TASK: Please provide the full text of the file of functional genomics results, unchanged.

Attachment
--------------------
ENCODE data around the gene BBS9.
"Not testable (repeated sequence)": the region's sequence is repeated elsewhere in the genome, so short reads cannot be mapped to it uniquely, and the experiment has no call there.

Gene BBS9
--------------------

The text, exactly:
ENCODE data around the gene BBS9.
"Not testable (repeated sequence)": the region's sequence is repeated elsewhere in the genome, so short reads cannot be mapped to it uniquely, and the experiment has no call there.

Gene BBS9